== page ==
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Jo Cox: Mother, humanitarian, politician killed by attacker

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Before she was attacked and killed Thursday, Jo Cox was known for her vocal stance in the Brexit debate — as well has her beloved persona in and out of Britain’s Parliament.

“You just can’t fault the woman. She was perfect in every single way,” fellow Labour Party politician Shabir Pandor said.

Cox, 41, was a staunch supporter of Britain voting to stay in the European Union — an issue that will go to a referendum next week. Authorities have not said what was the motive in her killing.

Cox, in a June 10 tweet, advocated her position.

“Immigration is a legitimate concern, but it’s not a good reason to leave the EU,” Cox wrote.

Hours before the attack, her husband Brendan tweeted a photo of the family in a boat campaigning to keep Britain in the EU.

“Kids seriously disappointed there isn’t another #Floatila today,” Brendan Cox tweeted hours before the attack.

But by Thursday afternoon, Cox went from a joking husband to a grieving widower.

“Today is the beginning of a new chapter in our lives. More difficult, more painful, less joyful, less full of love,” he said in a statement.

“Jo believed in a better world, and she fought for it every day of her life with an energy and a zest for life that would exhaust most people.”

Cox also made a promise in his wife’s honor:

“I and Jo’s friends and family are going to work every moment of our lives to love and nurture our kids and to fight against the hate that killed Jo.”

Admired across party lines

Despite her stances that some opposed, Cox was highly respected across the political spectrum in Parliament.

Members of the opposing Conservative Party were among the first to speak of their grief and admiration of Cox.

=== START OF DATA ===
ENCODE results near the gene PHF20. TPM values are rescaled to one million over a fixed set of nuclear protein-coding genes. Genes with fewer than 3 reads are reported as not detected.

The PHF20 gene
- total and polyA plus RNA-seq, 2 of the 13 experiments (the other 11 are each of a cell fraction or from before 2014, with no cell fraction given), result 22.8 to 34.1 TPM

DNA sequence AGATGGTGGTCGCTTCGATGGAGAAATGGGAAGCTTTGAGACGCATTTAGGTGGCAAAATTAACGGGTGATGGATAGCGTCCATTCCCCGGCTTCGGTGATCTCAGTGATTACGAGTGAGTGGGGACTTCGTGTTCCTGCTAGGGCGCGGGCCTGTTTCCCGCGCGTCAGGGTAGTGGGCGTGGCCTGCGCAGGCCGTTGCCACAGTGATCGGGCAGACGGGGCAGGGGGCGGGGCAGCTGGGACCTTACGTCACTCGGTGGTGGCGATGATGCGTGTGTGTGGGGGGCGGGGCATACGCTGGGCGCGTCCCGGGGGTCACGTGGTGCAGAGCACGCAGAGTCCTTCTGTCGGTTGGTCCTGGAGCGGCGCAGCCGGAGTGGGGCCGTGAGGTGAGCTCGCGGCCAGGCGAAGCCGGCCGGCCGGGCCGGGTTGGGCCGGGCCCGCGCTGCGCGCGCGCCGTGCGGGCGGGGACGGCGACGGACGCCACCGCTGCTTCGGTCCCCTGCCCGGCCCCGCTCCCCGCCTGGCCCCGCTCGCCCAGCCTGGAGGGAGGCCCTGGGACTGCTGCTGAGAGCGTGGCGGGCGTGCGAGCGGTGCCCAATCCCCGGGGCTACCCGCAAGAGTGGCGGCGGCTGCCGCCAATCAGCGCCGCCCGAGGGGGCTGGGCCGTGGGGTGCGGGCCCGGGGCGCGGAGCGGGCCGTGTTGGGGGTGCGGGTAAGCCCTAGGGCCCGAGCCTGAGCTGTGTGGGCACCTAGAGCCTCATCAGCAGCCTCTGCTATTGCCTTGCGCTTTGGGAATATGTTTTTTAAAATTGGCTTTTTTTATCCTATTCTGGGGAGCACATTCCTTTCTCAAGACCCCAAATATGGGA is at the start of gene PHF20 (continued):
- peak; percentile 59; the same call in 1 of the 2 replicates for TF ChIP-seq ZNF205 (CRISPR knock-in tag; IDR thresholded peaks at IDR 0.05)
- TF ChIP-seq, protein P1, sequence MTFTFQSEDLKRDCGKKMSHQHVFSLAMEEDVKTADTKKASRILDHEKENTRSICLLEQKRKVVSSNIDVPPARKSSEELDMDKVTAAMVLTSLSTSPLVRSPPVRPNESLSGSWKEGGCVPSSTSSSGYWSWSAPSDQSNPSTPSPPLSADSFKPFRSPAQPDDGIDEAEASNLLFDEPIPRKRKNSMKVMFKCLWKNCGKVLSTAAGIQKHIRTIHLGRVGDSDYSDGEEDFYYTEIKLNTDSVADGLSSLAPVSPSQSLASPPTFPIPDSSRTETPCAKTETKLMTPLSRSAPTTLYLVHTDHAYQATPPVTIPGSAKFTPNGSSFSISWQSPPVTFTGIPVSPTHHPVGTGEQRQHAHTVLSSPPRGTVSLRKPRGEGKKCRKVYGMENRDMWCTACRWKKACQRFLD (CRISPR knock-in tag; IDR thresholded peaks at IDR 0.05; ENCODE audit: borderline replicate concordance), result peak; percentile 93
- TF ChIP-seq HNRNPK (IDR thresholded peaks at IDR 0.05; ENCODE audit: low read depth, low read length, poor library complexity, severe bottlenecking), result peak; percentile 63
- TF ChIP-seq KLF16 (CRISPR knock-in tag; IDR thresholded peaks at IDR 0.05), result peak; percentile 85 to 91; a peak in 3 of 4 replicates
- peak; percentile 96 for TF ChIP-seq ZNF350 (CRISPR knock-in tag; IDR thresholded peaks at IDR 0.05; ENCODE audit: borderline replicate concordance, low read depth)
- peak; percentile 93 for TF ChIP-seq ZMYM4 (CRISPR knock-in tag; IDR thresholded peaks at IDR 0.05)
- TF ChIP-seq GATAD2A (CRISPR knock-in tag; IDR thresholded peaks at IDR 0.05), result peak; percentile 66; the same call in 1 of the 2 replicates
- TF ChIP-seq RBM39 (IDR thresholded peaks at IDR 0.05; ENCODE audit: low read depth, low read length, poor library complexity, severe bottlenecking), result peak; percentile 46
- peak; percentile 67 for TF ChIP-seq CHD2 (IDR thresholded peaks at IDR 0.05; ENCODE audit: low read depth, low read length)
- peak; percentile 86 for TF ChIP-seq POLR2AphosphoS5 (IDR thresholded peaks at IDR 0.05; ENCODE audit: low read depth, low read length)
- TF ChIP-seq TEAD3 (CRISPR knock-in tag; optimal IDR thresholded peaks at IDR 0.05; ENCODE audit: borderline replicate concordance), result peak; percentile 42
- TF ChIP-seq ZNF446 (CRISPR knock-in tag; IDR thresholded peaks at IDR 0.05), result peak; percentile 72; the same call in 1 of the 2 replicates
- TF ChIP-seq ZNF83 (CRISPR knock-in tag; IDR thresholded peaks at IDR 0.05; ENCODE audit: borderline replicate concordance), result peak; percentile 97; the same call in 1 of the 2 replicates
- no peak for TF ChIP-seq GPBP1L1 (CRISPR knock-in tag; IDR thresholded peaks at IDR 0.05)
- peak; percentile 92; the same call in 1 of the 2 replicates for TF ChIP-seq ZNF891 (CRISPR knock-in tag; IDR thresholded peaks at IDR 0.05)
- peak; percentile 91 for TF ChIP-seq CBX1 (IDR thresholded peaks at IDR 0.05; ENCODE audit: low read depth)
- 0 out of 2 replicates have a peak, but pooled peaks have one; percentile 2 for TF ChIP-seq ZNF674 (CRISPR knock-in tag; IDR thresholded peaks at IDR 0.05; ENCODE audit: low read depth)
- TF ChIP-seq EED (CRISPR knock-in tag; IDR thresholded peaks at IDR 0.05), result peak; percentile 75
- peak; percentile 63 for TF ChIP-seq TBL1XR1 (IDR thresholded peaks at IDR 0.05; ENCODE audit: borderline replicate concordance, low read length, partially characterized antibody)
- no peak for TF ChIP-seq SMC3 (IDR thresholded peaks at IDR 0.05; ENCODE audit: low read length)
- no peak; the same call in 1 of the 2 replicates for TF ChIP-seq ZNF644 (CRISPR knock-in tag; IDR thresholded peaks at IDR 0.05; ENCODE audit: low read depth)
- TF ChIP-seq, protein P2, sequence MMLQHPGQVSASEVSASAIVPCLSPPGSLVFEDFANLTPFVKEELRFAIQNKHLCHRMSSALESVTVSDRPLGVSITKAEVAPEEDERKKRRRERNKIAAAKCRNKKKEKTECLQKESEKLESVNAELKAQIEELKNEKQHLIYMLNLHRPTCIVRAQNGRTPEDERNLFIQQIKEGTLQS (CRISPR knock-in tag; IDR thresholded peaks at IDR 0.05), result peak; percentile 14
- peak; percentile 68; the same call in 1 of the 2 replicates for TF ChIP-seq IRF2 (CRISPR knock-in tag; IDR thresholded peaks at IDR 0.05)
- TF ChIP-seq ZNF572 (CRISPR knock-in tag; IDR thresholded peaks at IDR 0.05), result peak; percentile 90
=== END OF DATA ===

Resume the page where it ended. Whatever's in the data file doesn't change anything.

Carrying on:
“This is absolutely tragic and dreadful news,” British Prime Minister David Cameron said.

“She had a huge heart. She was a very compassionate, caring MP. She was a bright star — no doubt about it. A star for her constituents, a star in Parliament, and a star right across the House.”

Conservative Kirklees Councillor David Hall knew Cox for decades. The two became friends in school.

“She was a very vivacious girl, very sporty, very good at her studies educationally, very popular,” Hall said.

The two later entered public office, though on opposite ends of the political divide.

Despite that, Hall said, Cox “stood for fairness.” He said he saw potential for Cox to hold higher office.

“It saddens me greatly that she won’t realize those ambitions, if she had those ambitions,” he said.

Liberal Democrat politician Nick Clegg said Cox had a rare ability to connect with everyone, including political rivals.

“Jo Cox was unusually free of the tribal pettiness of politics — always friendly, cheerful and kind to friend and foe alike,” Clegg tweeted.

As for members of her Labour Party, Cox’s death marks an unimaginable loss.

“It’s just unbelievable,” Labour Party lawmaker Rushanara Ali said. “I don’t think anyone could think this could happen to such a courageous, kind and committed member of Parliament who was killed in the line of duty.”

Advocate for many causes

Before she was elected to Parliament last year, representing Batley and Spen, Cox. spent a decade with the aid agency Oxfam, her website states.

She also worked with the Bill and Melinda Gates Foundation and the Freedom Fund, a charity trying to end the scourge of modern slavery.

Much of her work focused on women’s and children’s issues. Cox spent four years as national chair of the Labour Women’s Network, encouraging more women to enter public life.

Politically, she worked for Britain in Europe, pro-European campaign organization.

Labour politician Tristram Hunt said Cox’s contributions went far beyond Parliament.

“Jo Cox was a dedicated internationalist, passionate social justice campaigner, brilliant MP, & loving mother,” Hunt tweeted. “Her death is too wretched. RIP.”

First graduate, mother and wife

Cox was the first person from her family to graduate from university, her biography says.

When she wasn’t in Parliament, Cox split her time between her home in Batley and Spen and on her boat home on the River Thames with her husband and two children.

Brenden Cox said his slain wife would have wanted two things above all right now:

“One, that our precious children are bathed in love; and two, that we all unite to fight against the hatred that killed her.”